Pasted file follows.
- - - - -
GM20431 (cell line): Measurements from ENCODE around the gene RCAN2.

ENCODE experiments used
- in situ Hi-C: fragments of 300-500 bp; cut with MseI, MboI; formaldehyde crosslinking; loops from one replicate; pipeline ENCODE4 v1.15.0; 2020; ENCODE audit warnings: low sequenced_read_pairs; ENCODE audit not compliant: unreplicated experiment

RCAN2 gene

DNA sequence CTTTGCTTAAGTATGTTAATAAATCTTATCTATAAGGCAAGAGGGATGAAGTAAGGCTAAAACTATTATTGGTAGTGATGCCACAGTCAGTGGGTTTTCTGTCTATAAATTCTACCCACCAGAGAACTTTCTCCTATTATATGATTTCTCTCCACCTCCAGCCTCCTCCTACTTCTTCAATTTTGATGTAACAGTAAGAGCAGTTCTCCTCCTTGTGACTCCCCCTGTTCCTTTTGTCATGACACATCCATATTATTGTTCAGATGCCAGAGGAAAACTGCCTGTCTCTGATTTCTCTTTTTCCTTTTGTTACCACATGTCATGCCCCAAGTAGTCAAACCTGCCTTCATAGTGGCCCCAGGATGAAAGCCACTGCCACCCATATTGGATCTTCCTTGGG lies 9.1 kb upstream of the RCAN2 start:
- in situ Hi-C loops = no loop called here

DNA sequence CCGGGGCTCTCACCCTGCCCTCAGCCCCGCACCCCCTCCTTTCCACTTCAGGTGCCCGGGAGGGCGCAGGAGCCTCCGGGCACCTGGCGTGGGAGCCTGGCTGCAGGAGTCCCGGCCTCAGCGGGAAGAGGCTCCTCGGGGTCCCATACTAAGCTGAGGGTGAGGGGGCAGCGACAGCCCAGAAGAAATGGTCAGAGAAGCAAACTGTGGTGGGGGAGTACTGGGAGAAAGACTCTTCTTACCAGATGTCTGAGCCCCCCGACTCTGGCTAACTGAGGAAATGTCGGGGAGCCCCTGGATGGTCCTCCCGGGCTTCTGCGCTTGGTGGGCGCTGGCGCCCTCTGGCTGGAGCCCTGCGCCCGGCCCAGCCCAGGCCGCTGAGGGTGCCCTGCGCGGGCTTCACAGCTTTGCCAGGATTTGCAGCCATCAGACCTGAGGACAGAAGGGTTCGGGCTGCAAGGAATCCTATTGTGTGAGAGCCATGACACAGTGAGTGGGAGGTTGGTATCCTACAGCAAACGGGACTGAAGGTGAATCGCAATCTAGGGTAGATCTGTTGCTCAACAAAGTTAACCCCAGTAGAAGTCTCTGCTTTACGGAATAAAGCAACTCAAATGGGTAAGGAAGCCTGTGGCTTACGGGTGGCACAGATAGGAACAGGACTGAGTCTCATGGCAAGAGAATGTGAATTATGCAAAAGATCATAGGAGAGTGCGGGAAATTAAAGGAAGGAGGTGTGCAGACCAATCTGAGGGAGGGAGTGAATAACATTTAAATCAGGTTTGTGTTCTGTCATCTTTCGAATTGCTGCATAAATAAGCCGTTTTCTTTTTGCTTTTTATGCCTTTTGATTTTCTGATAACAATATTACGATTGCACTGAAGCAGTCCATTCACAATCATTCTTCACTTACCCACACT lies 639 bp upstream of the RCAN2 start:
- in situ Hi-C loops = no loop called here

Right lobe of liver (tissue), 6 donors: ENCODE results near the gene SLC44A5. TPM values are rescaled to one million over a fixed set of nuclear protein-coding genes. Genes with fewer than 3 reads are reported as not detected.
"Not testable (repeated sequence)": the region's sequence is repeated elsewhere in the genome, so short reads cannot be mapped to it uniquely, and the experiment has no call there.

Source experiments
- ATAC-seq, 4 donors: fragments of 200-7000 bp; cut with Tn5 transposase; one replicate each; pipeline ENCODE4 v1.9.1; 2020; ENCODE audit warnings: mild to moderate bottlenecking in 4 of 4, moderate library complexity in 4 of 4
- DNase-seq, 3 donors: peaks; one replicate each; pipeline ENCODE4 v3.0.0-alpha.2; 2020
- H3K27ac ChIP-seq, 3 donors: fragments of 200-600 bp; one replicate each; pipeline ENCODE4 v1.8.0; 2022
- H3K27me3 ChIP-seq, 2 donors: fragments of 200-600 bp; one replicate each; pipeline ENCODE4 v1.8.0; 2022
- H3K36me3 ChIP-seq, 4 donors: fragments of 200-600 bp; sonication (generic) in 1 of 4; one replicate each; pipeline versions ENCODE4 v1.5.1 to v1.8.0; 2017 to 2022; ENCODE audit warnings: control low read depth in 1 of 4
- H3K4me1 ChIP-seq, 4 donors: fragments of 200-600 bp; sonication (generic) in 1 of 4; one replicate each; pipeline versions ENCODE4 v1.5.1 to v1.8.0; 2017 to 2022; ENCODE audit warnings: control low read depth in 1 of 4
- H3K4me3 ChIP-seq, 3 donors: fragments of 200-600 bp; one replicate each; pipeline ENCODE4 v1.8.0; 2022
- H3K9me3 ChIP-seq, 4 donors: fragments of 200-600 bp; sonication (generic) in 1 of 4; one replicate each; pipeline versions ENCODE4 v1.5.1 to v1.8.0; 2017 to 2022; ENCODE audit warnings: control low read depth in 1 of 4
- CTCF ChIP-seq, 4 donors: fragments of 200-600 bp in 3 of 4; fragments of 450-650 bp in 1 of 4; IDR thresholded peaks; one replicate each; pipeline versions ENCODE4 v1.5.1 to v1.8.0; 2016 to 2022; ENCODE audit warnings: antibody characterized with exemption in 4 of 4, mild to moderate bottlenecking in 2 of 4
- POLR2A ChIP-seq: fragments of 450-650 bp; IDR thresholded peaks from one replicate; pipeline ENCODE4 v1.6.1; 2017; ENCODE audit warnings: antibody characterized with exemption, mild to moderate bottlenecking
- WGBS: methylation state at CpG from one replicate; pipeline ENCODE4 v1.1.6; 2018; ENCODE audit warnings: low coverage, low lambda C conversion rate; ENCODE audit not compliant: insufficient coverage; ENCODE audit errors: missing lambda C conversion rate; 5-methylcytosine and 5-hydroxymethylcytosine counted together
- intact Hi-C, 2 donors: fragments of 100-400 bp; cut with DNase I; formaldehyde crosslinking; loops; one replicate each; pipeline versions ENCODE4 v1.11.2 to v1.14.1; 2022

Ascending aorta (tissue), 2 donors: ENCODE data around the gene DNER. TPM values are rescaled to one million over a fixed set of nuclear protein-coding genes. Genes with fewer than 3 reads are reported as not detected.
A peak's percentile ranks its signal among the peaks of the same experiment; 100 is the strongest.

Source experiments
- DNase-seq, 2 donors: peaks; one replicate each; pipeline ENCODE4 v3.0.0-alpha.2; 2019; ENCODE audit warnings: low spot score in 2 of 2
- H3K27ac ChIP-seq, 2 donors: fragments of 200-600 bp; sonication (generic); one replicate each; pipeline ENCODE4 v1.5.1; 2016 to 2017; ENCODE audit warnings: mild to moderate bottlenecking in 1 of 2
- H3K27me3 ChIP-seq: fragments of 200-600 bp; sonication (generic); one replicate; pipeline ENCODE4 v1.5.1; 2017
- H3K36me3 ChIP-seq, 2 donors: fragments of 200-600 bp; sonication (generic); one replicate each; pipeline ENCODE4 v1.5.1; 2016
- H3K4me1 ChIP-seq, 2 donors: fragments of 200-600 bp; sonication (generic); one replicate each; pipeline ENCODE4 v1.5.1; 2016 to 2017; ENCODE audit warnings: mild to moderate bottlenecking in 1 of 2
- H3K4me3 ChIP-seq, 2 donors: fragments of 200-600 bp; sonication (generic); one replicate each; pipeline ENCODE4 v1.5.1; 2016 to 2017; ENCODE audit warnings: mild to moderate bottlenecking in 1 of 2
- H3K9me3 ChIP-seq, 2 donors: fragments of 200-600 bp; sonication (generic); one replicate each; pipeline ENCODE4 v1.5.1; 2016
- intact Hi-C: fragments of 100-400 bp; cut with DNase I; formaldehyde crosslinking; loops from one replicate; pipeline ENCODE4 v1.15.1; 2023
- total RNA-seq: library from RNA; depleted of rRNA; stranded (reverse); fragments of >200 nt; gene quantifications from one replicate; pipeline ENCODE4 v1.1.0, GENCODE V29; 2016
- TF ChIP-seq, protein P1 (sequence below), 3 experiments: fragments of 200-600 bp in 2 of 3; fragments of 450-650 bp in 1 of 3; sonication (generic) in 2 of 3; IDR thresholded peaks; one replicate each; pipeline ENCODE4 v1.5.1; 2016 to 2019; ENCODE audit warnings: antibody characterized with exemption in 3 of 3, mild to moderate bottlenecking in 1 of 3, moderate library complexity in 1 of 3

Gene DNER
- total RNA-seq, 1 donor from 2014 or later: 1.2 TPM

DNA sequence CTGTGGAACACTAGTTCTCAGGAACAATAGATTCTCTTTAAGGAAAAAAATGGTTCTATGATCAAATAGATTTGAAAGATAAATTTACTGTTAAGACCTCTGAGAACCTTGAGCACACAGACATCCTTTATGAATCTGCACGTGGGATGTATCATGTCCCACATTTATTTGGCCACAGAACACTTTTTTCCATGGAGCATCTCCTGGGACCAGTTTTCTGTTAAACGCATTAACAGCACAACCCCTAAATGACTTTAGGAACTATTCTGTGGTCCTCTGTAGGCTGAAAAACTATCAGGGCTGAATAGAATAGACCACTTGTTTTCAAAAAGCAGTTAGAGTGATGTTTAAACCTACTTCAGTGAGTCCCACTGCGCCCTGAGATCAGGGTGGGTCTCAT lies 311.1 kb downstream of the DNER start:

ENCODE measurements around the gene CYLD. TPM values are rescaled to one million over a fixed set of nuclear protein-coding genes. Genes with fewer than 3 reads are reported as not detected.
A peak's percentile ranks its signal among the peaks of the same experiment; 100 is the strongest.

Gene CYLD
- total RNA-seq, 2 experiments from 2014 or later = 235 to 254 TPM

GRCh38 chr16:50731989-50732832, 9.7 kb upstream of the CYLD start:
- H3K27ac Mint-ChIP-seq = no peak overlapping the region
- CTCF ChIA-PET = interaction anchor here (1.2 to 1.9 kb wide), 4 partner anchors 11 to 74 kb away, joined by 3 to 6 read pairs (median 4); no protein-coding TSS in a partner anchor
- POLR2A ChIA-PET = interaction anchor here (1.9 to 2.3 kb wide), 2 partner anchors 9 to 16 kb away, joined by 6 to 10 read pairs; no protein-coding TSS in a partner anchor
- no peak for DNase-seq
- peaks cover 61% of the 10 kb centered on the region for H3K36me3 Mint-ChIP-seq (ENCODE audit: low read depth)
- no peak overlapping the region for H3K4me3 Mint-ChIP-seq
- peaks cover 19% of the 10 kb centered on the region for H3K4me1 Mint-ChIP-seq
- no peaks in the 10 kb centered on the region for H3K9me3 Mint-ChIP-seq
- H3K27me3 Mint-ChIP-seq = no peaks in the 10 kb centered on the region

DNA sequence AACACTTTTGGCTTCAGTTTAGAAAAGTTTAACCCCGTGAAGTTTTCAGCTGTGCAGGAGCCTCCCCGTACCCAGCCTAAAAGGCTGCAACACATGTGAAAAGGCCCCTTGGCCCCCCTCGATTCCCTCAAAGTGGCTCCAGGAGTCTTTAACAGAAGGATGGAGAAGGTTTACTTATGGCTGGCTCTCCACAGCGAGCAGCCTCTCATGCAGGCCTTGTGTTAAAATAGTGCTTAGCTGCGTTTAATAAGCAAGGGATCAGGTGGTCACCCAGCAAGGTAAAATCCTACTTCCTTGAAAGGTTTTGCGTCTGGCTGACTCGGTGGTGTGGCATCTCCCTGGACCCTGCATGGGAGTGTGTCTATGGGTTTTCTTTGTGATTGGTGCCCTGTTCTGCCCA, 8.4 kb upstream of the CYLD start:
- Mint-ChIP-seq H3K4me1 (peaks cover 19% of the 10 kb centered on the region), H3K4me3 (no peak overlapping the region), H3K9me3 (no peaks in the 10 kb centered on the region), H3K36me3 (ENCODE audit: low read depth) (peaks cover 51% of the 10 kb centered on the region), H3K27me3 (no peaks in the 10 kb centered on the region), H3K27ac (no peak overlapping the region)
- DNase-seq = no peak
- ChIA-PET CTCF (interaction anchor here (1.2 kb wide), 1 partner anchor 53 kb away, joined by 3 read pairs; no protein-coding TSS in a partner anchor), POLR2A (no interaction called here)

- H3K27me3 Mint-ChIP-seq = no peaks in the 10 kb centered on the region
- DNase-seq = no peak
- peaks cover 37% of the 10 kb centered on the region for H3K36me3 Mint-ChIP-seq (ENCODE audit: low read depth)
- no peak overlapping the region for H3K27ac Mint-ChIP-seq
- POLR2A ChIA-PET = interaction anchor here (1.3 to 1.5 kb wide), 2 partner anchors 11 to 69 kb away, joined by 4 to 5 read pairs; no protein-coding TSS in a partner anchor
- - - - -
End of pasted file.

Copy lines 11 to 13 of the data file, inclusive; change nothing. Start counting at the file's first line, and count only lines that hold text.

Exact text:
Source experiments
- ATAC-seq, 4 donors: fragments of 200-7000 bp; cut with Tn5 transposase; one replicate each; pipeline ENCODE4 v1.9.1; 2020; ENCODE audit warnings: mild to moderate bottlenecking in 4 of 4, moderate library complexity in 4 of 4
- DNase-seq, 3 donors: peaks; one replicate each; pipeline ENCODE4 v3.0.0-alpha.2; 2020